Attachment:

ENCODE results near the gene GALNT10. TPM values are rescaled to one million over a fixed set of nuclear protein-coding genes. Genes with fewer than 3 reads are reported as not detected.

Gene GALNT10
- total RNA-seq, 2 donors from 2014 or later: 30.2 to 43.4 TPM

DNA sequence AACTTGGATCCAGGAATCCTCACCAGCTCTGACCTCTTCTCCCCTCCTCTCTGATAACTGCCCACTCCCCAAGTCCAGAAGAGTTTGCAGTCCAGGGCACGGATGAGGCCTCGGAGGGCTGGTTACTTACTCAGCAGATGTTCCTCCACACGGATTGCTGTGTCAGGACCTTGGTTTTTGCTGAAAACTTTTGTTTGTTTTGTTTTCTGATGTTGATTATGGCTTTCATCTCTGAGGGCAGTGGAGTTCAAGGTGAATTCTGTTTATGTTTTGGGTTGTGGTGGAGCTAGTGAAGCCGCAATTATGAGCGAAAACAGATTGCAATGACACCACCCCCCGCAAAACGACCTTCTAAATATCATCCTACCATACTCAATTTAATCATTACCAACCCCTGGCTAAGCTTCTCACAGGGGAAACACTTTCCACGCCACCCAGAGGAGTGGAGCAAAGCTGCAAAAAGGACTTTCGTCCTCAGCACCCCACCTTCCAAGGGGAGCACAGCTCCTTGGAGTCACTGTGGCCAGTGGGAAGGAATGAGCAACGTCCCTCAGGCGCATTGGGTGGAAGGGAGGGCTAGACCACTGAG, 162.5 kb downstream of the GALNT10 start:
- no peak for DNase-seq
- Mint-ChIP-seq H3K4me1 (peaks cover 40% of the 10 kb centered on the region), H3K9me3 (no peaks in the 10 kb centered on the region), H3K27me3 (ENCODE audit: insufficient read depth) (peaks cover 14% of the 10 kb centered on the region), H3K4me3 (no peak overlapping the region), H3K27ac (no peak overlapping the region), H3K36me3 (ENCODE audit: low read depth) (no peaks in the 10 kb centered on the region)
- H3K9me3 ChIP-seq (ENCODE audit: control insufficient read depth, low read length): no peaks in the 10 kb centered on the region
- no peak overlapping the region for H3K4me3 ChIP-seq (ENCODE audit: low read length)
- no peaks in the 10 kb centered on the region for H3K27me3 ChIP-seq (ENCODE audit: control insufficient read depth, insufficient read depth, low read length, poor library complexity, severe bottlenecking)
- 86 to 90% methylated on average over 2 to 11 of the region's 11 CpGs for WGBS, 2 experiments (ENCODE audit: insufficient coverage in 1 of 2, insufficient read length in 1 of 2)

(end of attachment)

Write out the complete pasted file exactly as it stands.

ENCODE results near the gene GALNT10. TPM values are rescaled to one million over a fixed set of nuclear protein-coding genes. Genes with fewer than 3 reads are reported as not detected.

Gene GALNT10
- total RNA-seq, 2 donors from 2014 or later: 30.2 to 43.4 TPM

DNA sequence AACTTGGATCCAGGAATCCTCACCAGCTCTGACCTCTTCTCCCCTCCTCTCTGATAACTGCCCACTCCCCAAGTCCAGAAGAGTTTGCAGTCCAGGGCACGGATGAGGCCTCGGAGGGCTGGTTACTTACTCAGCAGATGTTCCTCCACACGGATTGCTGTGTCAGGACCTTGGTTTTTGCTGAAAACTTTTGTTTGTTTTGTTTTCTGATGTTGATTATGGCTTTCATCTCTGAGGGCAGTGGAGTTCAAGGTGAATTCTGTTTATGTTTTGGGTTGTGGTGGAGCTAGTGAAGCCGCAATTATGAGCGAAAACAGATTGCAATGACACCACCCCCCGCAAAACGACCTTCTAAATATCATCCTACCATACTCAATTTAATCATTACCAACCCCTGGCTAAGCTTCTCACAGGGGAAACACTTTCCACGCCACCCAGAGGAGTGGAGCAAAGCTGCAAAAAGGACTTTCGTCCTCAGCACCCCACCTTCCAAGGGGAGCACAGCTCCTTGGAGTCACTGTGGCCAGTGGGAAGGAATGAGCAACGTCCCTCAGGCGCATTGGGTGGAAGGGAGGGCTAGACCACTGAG, 162.5 kb downstream of the GALNT10 start:
- no peak for DNase-seq
- Mint-ChIP-seq H3K4me1 (peaks cover 40% of the 10 kb centered on the region), H3K9me3 (no peaks in the 10 kb centered on the region), H3K27me3 (ENCODE audit: insufficient read depth) (peaks cover 14% of the 10 kb centered on the region), H3K4me3 (no peak overlapping the region), H3K27ac (no peak overlapping the region), H3K36me3 (ENCODE audit: low read depth) (no peaks in the 10 kb centered on the region)
- H3K9me3 ChIP-seq (ENCODE audit: control insufficient read depth, low read length): no peaks in the 10 kb centered on the region
- no peak overlapping the region for H3K4me3 ChIP-seq (ENCODE audit: low read length)
- no peaks in the 10 kb centered on the region for H3K27me3 ChIP-seq (ENCODE audit: control insufficient read depth, insufficient read depth, low read length, poor library complexity, severe bottlenecking)
- 86 to 90% methylated on average over 2 to 11 of the region's 11 CpGs for WGBS, 2 experiments (ENCODE audit: insufficient coverage in 1 of 2, insufficient read length in 1 of 2)